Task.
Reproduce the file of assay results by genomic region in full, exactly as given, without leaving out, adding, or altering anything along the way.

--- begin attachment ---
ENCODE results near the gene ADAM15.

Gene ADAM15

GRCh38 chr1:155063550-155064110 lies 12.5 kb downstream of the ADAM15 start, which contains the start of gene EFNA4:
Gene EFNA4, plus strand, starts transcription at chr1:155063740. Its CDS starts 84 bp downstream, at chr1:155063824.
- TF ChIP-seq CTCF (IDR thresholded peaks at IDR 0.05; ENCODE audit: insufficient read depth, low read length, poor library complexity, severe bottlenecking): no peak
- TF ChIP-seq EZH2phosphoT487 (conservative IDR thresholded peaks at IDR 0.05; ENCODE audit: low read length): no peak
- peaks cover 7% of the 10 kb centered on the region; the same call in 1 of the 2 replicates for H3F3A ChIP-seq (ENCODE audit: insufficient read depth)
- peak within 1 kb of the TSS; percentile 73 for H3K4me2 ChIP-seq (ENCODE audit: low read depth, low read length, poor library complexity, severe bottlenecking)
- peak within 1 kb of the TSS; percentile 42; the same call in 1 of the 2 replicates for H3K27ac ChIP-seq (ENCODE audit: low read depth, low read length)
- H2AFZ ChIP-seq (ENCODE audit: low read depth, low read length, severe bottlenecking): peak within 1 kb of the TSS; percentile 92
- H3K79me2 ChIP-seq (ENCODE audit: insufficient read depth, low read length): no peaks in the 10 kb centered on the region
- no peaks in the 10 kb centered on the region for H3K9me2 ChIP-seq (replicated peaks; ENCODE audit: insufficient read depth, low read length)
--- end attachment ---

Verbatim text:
ENCODE results near the gene ADAM15.

Gene ADAM15

GRCh38 chr1:155063550-155064110 lies 12.5 kb downstream of the ADAM15 start, which contains the start of gene EFNA4:
Gene EFNA4, plus strand, starts transcription at chr1:155063740. Its CDS starts 84 bp downstream, at chr1:155063824.
- TF ChIP-seq CTCF (IDR thresholded peaks at IDR 0.05; ENCODE audit: insufficient read depth, low read length, poor library complexity, severe bottlenecking): no peak
- TF ChIP-seq EZH2phosphoT487 (conservative IDR thresholded peaks at IDR 0.05; ENCODE audit: low read length): no peak
- peaks cover 7% of the 10 kb centered on the region; the same call in 1 of the 2 replicates for H3F3A ChIP-seq (ENCODE audit: insufficient read depth)
- peak within 1 kb of the TSS; percentile 73 for H3K4me2 ChIP-seq (ENCODE audit: low read depth, low read length, poor library complexity, severe bottlenecking)
- peak within 1 kb of the TSS; percentile 42; the same call in 1 of the 2 replicates for H3K27ac ChIP-seq (ENCODE audit: low read depth, low read length)
- H2AFZ ChIP-seq (ENCODE audit: low read depth, low read length, severe bottlenecking): peak within 1 kb of the TSS; percentile 92
- H3K79me2 ChIP-seq (ENCODE audit: insufficient read depth, low read length): no peaks in the 10 kb centered on the region
- no peaks in the 10 kb centered on the region for H3K9me2 ChIP-seq (replicated peaks; ENCODE audit: insufficient read depth, low read length)